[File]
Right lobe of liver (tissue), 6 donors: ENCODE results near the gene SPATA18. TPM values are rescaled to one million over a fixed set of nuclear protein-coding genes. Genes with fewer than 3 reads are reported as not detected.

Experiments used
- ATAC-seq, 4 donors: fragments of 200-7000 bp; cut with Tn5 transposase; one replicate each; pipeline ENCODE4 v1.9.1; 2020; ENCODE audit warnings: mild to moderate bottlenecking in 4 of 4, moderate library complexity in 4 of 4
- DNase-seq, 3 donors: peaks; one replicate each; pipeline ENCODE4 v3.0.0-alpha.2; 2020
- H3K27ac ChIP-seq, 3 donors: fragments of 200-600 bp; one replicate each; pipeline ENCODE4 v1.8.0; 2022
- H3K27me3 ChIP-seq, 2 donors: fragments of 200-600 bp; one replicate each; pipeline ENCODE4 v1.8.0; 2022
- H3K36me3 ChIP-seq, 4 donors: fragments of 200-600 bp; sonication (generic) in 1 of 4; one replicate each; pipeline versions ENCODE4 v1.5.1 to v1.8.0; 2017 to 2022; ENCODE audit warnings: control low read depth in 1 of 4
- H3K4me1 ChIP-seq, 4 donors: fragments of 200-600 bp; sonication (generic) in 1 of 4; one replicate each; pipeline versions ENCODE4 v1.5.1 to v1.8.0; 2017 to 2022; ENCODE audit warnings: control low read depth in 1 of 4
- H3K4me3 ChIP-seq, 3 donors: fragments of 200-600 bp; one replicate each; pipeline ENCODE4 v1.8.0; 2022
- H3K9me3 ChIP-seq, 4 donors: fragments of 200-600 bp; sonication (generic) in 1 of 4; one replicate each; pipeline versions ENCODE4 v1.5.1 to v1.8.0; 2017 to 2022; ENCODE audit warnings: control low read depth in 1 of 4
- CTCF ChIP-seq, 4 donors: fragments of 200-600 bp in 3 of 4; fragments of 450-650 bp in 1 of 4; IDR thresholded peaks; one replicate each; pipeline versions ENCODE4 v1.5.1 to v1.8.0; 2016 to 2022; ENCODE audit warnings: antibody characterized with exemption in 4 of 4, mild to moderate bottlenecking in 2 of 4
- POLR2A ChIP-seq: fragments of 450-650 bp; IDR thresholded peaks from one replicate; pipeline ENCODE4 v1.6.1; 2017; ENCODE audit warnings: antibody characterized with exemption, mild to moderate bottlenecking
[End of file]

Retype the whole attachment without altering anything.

Right lobe of liver (tissue), 6 donors: ENCODE results near the gene SPATA18. TPM values are rescaled to one million over a fixed set of nuclear protein-coding genes. Genes with fewer than 3 reads are reported as not detected.

Experiments used
- ATAC-seq, 4 donors: fragments of 200-7000 bp; cut with Tn5 transposase; one replicate each; pipeline ENCODE4 v1.9.1; 2020; ENCODE audit warnings: mild to moderate bottlenecking in 4 of 4, moderate library complexity in 4 of 4
- DNase-seq, 3 donors: peaks; one replicate each; pipeline ENCODE4 v3.0.0-alpha.2; 2020
- H3K27ac ChIP-seq, 3 donors: fragments of 200-600 bp; one replicate each; pipeline ENCODE4 v1.8.0; 2022
- H3K27me3 ChIP-seq, 2 donors: fragments of 200-600 bp; one replicate each; pipeline ENCODE4 v1.8.0; 2022
- H3K36me3 ChIP-seq, 4 donors: fragments of 200-600 bp; sonication (generic) in 1 of 4; one replicate each; pipeline versions ENCODE4 v1.5.1 to v1.8.0; 2017 to 2022; ENCODE audit warnings: control low read depth in 1 of 4
- H3K4me1 ChIP-seq, 4 donors: fragments of 200-600 bp; sonication (generic) in 1 of 4; one replicate each; pipeline versions ENCODE4 v1.5.1 to v1.8.0; 2017 to 2022; ENCODE audit warnings: control low read depth in 1 of 4
- H3K4me3 ChIP-seq, 3 donors: fragments of 200-600 bp; one replicate each; pipeline ENCODE4 v1.8.0; 2022
- H3K9me3 ChIP-seq, 4 donors: fragments of 200-600 bp; sonication (generic) in 1 of 4; one replicate each; pipeline versions ENCODE4 v1.5.1 to v1.8.0; 2017 to 2022; ENCODE audit warnings: control low read depth in 1 of 4
- CTCF ChIP-seq, 4 donors: fragments of 200-600 bp in 3 of 4; fragments of 450-650 bp in 1 of 4; IDR thresholded peaks; one replicate each; pipeline versions ENCODE4 v1.5.1 to v1.8.0; 2016 to 2022; ENCODE audit warnings: antibody characterized with exemption in 4 of 4, mild to moderate bottlenecking in 2 of 4
- POLR2A ChIP-seq: fragments of 450-650 bp; IDR thresholded peaks from one replicate; pipeline ENCODE4 v1.6.1; 2017; ENCODE audit warnings: antibody characterized with exemption, mild to moderate bottlenecking